By Jasmine Temple
With blinding brightness and cloudless blue skies, summer swept into Beaumont and caught the unsuspecting suburb residents off guard. Their lawns were an artificial green. The pavement was black , smooth and perfect. Their SUVs were spotless, producing an intense glare. The air was quiet, stifled, and filled with the sound of singing birds. Polite civilians waved at neighbors as they pruned their gardens and retrieved their mail. There were no children playing in the sun. Dogs watched silently as cars drove by, never dreaming of their nature to run. Appliances shined in anti-bacterial kitchens. The town’s middle-aged women sat in book clubs partaking in mundane gossip and the exchange of muffin recipes. Warm and perfect dinners sat prepared on tables while overworked men drove home from a long day at the office. Living rooms were immaculate, creating the prefect sanctuary for guests who want to relax over cocktails and small talk. There were no toys in the houses. These were happy, content people, who were satisfied with their existence and the simplicity of their lives. Lives without children’s laughter.
Yet the people of Beaumont had a secret. A secret so sacred that it was not gossiped about or even alluded to. This secret pertained to the children of Beaumont and their strange and incurable condition. In back rooms and cupboards under stairs, in basements and attics of their lovely identical houses, the parents of Beaumont hid their children. With excessive linen bandages wrapped around their backs and shoulders, the children remained in discomfort and solitude. Their shoulder blades ached with their straining wings, hiding their shunned appendages, until evening, after the home-cooked meals and monotonous parental conversation, after the curtains had been drawn and the counters disinfected, the children were released to learn about about the world they would one day step into.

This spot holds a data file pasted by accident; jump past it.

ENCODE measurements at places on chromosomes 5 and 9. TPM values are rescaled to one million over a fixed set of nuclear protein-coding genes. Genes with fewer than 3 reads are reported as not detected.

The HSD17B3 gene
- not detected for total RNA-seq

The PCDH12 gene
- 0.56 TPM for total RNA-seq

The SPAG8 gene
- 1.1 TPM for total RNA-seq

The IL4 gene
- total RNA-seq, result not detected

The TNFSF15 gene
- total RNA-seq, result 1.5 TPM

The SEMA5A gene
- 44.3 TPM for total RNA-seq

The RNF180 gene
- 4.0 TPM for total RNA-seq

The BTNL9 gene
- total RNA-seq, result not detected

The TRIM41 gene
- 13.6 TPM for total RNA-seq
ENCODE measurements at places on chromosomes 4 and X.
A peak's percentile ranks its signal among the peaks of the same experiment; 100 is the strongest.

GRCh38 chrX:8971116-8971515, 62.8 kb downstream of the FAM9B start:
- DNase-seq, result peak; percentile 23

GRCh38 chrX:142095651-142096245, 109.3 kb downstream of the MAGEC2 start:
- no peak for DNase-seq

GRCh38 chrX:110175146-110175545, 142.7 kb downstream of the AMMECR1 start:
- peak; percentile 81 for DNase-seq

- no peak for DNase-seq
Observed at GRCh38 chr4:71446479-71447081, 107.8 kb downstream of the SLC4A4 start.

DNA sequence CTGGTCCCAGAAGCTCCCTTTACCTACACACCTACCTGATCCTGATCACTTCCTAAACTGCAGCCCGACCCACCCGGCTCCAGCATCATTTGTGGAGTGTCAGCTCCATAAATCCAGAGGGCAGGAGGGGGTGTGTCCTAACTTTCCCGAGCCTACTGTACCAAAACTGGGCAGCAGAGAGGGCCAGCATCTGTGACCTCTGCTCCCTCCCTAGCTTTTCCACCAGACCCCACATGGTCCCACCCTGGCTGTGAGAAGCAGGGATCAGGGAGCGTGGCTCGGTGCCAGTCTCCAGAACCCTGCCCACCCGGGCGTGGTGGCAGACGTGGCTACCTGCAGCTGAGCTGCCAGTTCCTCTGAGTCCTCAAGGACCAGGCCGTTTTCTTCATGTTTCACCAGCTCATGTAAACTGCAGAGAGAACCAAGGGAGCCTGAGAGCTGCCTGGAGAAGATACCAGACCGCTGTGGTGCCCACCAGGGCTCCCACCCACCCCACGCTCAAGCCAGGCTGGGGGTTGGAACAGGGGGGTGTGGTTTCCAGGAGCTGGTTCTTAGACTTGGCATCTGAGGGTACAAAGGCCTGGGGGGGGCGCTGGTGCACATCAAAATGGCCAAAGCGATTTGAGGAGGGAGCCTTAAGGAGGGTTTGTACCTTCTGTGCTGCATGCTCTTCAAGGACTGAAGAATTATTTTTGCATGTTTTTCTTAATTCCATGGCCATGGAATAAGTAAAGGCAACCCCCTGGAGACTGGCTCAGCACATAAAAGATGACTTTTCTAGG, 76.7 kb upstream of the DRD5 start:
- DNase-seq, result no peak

Maybe there was something in the water. Maybe the suburb had been built on an old nuclear plant. No one really knew why the children had wings, but they had given up trying to seek answers. It seemed pointless to try to stop the inevitable birth of a Beaumont child that would uncurl tiny toes and fingers, as well as soft white wings. It was embarrassing to have a child with a mutation, a humiliation that there was a break in the normalcy of their families. They would be seen as freaks if anyone knew on the outside. Plus, the wings would molt and disappear when they grew older. Now it was just a burden that the Beaumonts had to carry. They had to clean up and burn the beautiful scattered feathers that would litter the floors, resort to homeschooling, and make sure the children never got out to terrorize their perfectly normal town.
The children never knew a different existence. There was nothing to compare their lives to, it was all just part of growing up. They knew never to talk about their deformity once they were allowed outside, that it was a strange and unacceptable thing to speak of. They knew there were other children in the world, other children who would hate and ridicule them for their mutation.
It was the price a family had to pay to live in Beaumont. To enjoy the manicured lawns and friendly neighborhood conversations, to come home to a safe warm meal every night with a loving spouse. It was the price for perfection, and no one questioned it. They knew the children would be alright, it was only a small bump on the road to growing up. And the children didn’t know any other way to live anyway; it was ignorant bliss. And of course, they would end up being grateful. Who would want to be different in a normal world?